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Definition: broccoli from The Columbia Encyclopedia

(brŏk'Әlē) [Ital.,=sprouts], variety of cabbage grown for the edible immature flower panicles. It is the same variety (Brassica oleracea botrytis) as the cauliflower and is similarly cultivated. Although known to the Romans, it became generally popular in the United States only in the 20th cent. Broccoli is classified in the division Magnoliophyta, class Magnoliopsida, order Capparales (or Brassicales), family Cruciferae (or Brassicaceae).

Summary Article: BROCCOLI
from Food and Drink in American History: A "Full Course" Encyclopedia

Broccoli is a member of the cabbage family (Brassica oleracea Italica group), which is closely related to brussels sprout, cabbage, cauliflower, collard greens, and kale. Broccoli is the head and flower and is used as a vegetable. Originating in Italy during ancient

Roman times, broccoli was commonly grown and consumed in England by the 18th century. English colonists brought broccoli to America, and it was grown in gardens in the Carolinas and Virginia before the American Revolutionary War. Broccoli was not commercialized until the early 20th century. It made national news in 1990 when President W. H. Bush proclaimed that “I do not like broccoli and I haven't liked it since I was a little kid and my mother made me eat it. And I'm President of the United States and I'm not going to eat any more broccoli” (“I'm President of the United States” 1990). California broccoli growers sent 10 tons of broccoli to the White House. The shipment was welcomed by Barbara Bush, who does like broccoli.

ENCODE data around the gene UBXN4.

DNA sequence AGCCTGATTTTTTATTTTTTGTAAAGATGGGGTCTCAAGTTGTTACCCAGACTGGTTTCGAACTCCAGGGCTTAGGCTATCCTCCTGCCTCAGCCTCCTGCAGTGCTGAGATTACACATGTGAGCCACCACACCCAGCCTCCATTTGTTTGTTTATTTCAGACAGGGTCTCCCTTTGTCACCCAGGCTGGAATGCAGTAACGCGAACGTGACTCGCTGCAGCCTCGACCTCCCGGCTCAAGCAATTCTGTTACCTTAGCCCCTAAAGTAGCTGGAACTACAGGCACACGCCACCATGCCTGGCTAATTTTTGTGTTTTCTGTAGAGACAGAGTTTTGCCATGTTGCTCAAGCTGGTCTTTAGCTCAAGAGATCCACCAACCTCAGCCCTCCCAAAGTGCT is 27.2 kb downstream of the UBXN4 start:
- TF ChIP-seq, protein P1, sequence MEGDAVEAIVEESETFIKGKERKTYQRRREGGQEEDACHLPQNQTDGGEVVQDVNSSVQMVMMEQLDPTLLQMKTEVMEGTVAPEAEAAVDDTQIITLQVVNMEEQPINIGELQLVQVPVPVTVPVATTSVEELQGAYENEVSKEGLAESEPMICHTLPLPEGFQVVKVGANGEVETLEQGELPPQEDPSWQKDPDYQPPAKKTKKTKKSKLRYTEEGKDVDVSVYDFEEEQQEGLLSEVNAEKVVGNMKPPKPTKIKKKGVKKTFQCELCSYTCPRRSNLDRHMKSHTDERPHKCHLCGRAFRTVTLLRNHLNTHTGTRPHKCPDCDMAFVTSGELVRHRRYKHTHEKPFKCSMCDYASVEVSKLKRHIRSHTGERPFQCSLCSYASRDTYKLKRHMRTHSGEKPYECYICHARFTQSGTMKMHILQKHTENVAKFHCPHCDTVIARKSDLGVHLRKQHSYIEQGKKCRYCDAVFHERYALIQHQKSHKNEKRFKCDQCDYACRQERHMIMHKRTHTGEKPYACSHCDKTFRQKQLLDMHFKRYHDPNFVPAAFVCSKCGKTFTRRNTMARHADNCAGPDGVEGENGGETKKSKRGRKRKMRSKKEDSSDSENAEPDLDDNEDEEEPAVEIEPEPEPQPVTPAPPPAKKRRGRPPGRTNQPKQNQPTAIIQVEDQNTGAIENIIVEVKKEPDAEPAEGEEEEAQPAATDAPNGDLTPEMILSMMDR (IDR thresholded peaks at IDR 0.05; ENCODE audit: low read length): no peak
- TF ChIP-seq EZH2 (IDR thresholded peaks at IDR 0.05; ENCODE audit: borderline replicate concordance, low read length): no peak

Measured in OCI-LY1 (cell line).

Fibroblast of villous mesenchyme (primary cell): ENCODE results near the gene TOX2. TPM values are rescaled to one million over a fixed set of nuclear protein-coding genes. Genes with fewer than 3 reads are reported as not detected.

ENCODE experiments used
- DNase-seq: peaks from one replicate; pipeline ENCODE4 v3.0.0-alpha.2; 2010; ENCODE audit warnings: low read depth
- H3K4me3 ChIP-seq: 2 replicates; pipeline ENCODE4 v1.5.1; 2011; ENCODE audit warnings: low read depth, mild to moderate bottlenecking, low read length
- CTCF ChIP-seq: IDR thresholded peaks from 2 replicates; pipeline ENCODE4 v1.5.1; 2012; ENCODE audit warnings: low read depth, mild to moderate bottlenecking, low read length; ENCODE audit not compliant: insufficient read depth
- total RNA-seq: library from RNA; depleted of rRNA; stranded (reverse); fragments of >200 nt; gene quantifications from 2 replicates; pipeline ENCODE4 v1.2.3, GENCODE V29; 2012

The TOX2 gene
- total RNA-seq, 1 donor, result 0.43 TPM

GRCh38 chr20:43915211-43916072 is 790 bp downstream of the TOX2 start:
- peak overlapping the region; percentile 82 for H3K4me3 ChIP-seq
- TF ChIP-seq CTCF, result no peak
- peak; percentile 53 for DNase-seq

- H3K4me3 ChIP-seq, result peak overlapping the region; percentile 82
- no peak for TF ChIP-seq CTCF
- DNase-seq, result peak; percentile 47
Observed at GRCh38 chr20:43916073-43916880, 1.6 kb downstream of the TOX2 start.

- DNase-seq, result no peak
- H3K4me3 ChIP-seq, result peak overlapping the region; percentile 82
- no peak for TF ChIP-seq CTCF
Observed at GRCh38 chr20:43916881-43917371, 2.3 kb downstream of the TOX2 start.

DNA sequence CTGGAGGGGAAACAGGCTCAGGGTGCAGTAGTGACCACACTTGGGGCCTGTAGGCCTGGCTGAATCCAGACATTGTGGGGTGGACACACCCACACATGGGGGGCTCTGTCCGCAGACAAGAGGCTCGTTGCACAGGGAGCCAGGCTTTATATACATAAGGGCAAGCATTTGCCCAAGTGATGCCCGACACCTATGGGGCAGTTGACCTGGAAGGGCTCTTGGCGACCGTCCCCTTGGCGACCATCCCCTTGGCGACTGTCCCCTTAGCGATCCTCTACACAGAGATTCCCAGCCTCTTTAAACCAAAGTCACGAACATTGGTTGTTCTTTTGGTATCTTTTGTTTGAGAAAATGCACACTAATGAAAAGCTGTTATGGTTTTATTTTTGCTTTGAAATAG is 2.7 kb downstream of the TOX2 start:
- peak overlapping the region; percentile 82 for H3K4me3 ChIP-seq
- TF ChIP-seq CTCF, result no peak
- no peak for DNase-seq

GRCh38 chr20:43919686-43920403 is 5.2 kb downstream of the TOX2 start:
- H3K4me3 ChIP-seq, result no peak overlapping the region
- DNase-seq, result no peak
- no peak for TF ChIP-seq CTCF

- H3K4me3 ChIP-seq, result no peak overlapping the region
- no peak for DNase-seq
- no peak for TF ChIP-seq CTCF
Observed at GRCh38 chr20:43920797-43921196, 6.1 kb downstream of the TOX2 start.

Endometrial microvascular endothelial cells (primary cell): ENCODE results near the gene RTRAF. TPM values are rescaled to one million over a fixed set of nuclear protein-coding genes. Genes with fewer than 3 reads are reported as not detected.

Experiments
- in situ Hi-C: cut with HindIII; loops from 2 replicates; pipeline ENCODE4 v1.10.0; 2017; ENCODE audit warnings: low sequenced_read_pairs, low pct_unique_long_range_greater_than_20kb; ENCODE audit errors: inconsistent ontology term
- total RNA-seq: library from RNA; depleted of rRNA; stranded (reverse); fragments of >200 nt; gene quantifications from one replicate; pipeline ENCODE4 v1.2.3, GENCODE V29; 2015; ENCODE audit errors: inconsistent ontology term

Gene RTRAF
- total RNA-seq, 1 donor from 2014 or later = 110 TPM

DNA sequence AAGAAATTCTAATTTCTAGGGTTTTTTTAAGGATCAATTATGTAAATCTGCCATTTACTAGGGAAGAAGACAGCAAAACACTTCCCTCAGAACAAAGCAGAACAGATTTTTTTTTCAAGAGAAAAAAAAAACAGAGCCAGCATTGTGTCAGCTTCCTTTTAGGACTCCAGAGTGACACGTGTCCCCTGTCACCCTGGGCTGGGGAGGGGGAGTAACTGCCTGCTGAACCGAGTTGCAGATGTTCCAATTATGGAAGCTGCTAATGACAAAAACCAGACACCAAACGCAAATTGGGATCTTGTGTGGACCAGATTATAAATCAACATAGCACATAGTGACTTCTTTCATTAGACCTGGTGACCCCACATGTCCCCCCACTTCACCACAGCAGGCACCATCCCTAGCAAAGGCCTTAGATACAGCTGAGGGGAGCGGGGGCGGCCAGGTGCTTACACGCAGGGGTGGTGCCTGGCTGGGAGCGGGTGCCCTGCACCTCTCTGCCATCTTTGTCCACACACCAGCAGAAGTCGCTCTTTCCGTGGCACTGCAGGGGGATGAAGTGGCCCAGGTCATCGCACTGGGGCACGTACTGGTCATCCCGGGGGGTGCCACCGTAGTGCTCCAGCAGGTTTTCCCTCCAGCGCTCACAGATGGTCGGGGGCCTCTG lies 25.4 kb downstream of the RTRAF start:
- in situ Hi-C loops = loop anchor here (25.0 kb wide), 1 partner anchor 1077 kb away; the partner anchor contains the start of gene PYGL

See also Brussels Sprout; Cabbage; Cauliflower; Collard Greens; Kale; Vegetables

  • Buck, P. A.Origin and Taxonomy of Broccoli.” Economic Botany 10(3) (1956): 250-253.
  • I'm President of the United States, and I'm Not Going to Eat Any More Broccoli.” People 33(14) (April 9, 1990),,,20117305,00.html.
  • Turgeon, Charlotte Snyder. Of Cabbages and Kings Cookbook: An Uncommon Collection of Recipes Featuring That Family of Vegetables Which Includes Broccoli, Brussels Sprouts, Cauliflower, Collards, Turnips, Kale, and Kohlrabi. Curtis Publishing Indianapolis, 1977.
  • Copyright 2013 by Andrew F. Smith

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